Day four found us on the banks of the Colorado River twice; once early in the morning at the famed Crystal Rapid, and again at sunset on a lovely beach overlooking Ninety-Four Mile Rapid, some four and half miles up-river from Crystal. There was no route along the riverbank from Crystal to Ninety-Four. We scrambled a thousand feet up an imposing, steep slope to gain access to the Tonto Platform, which offered a parallel route high above the River. Late in the afternoon, we reached a point atop a 250 foot cliff with a view of our desired campsite far below on the beach at Ninety-Four Mile Creek. Though the escarpment was seemingly vertical, we used an amazing route down the cliff that linked short chimneys and hidden ledges to reach the bottom.

Two more days were spent trekking to Phantom Creek, a deep side canyon that is graced with a beautiful permanent stream. On the way to Phantom though, we had a “dry camp” in the parched upper reaches of Trinity Creek, which meant we had packs heavy with water as we climbed the steep ravine above Ninety-Four to reach the Tonto Platform. On the second day of the trek to Phantom Creek, Bob and Jacek bagged Cheops Pyramid, another of the famed Inner Canyon summits.

Under Cheops Pyramid

Our seventh day was far and away the shortest in distance – we only covered 2 miles! The route from our camp in Phantom Canyon back up to Shiva Saddle was complicated by having to climb through the Redwall cliff, easily the most imposing and intimidating of the great Grand Canyon rock formations. Bob led the way up two fourth class pitches which ended on a ledge half way up the cliff. A long traverse on the ledge (with over 400 feet of exposure!), gave access to a gulley which broke through the remainder of the Redwall. We reached Shiva Saddle early in the afternoon, and settled in for the coldest night of the trip under a snug sandstone overhang.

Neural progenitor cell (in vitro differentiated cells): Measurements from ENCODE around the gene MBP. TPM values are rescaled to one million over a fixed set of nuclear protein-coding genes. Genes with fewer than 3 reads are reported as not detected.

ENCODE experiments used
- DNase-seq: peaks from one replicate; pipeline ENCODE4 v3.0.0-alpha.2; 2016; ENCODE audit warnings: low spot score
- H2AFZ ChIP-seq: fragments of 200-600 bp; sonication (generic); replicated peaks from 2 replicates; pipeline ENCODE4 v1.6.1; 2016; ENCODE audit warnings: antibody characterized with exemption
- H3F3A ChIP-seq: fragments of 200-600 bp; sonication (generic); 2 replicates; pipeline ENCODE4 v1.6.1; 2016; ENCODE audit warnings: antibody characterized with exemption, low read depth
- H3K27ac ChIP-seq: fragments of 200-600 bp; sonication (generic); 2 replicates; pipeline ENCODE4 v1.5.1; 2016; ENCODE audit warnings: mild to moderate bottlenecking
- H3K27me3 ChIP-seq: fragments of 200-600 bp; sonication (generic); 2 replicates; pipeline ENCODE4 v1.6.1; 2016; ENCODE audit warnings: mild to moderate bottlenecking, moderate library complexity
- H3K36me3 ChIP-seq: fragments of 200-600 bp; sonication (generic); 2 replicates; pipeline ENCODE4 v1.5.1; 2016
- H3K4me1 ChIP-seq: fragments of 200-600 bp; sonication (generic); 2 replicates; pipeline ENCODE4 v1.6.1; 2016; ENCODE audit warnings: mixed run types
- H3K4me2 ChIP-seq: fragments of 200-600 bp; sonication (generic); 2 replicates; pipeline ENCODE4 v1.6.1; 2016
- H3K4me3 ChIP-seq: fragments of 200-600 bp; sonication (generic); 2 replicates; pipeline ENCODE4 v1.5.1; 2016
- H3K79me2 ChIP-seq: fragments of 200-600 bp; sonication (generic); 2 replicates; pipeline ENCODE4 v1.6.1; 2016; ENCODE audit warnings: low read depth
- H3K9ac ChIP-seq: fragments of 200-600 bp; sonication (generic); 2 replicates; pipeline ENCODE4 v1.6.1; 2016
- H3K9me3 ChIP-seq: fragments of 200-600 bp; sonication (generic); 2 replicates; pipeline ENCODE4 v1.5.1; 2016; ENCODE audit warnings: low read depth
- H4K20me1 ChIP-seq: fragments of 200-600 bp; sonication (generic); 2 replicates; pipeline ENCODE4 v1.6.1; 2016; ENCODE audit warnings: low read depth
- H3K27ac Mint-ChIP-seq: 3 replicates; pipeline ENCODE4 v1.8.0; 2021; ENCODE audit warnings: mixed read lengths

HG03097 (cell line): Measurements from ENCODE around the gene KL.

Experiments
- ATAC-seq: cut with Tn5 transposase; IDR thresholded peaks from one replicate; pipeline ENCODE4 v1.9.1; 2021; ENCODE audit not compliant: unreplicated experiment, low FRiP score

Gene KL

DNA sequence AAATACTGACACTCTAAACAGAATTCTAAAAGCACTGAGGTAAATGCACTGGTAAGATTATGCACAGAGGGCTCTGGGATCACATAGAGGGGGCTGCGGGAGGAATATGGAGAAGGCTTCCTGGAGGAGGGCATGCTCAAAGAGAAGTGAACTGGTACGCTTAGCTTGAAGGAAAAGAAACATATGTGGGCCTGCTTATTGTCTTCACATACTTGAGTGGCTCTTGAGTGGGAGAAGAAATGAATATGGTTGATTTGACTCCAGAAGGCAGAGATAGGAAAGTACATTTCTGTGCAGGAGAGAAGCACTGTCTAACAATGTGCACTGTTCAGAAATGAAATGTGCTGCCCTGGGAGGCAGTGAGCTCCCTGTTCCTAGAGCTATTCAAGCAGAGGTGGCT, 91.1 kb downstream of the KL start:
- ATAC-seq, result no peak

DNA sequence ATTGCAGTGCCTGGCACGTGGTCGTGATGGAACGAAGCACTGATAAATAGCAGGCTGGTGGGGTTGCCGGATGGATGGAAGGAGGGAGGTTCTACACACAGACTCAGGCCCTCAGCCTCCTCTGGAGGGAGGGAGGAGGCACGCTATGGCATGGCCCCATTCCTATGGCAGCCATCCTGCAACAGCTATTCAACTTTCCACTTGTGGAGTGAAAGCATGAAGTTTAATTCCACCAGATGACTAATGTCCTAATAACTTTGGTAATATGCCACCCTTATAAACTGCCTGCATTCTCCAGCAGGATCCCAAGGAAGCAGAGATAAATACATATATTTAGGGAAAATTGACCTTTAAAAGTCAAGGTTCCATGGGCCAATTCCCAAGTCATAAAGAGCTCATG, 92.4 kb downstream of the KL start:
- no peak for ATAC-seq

An eight-day trip is a pretty long one, but this one seemed to end too quickly. A final climb back up to the North Rim led to a peaceful walk through a deep pine and aspen forest, to our cars, and the return home.

Thinking about a backcountry trip in the Grand Canyon? You’ll need a permit: http://www.nps.gov/grca/planyourvisit/backcountry-permit.htm

2 Comments Add yours

  1. Jerry Cagle says:

    Just curious Dave – does Ra rise (pun intended) to the level of a 5th class climb?

  2. dave says:

    Based upon the account I heard from the summit party, the climb did involve some 5th class climbing, and though perhaps not technically sustained, the route is challenging, requiring a strong party and good judgment. Down low there is an easy 5th class section in the Redwall at a giant chockstone blocking a gulley. The summit party talked about difficult route finding through bad rock above the chockstone in the Redwall, and making a long traverse below the summit trying to find a weakness they felt comfortable attacking. Closer to the summit there was another section or two of 5th class climbing.

    Bob had this to say in a recent email: "I led it all without gear but I’d say 5.6 on some marginal rock. Best have a 5.8-5.10 climber in the group. We had an 80′ rope along as I recall – 100′ might be better."

Leave a Reply

Your email address will not be published. Required fields are marked *